A Case Study on Lube Martin in Race and the Law in WWI Era Kentucky

Conference: The Barcelona Conference on Arts, Media & Culture (BAMC2022)
Title: A Case Study on Lube Martin in Race and the Law in WWI Era Kentucky
Stream: Ethnicity, Difference, Identity
Presentation Type: Oral Presentation
Sean McLaughlin, Murray State University, United States


Every west Kentucky county but one was the scene of brutal mob lynchings of Black men during the Jim Crow Era. The outlier, Calloway County, was not any more enlightened than its neighbours; rather, it saw a gross miscarriage of justice in 1918 during the trial of a local railwayman, Lube Martin, that was in effect a legal lynching. There was no question that Martin had shot and killed Guthrie Diuguid, a disgraced town marshal and brother of the mayor who had been fired for sexually harassing Martin’s wife then stalked Martin and fired at him first during their fateful December 2016 encounter. No White man would have been convicted in Martin’s place at the time and no man would even face charges in similar circumstances today. Martin, however, was sentenced to death by an all-White jury after a two-day trial in which he was not allowed to call any of the multiple Black witnesses who would have testified that he acted in self-defense. Over the years the community chose collective amnesia rather than address the shameful legacy of the Lube Martin case, but publicizing a reliable account of what happened and why would help so many White residents understand how the justice system has failed their Black neighbours at a time of heightened conservative fears of critical race theory. This paper explains how I have used archival resources to build a broader educational campaign that shows how racial injustice manifested itself in an outwardly tranquil community like ours.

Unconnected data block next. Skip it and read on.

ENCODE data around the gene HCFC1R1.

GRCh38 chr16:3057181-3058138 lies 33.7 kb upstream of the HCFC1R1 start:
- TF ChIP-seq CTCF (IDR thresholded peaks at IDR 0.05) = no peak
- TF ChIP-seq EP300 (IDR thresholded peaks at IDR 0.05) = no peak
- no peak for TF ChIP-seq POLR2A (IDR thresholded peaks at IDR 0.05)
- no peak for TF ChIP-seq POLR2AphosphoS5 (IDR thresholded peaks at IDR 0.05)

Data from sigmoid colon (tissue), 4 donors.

Conference Comments & Feedback

Place a comment using your LinkedIn profile


Share on activity feed

Powered by WP LinkPress

Share this Presentation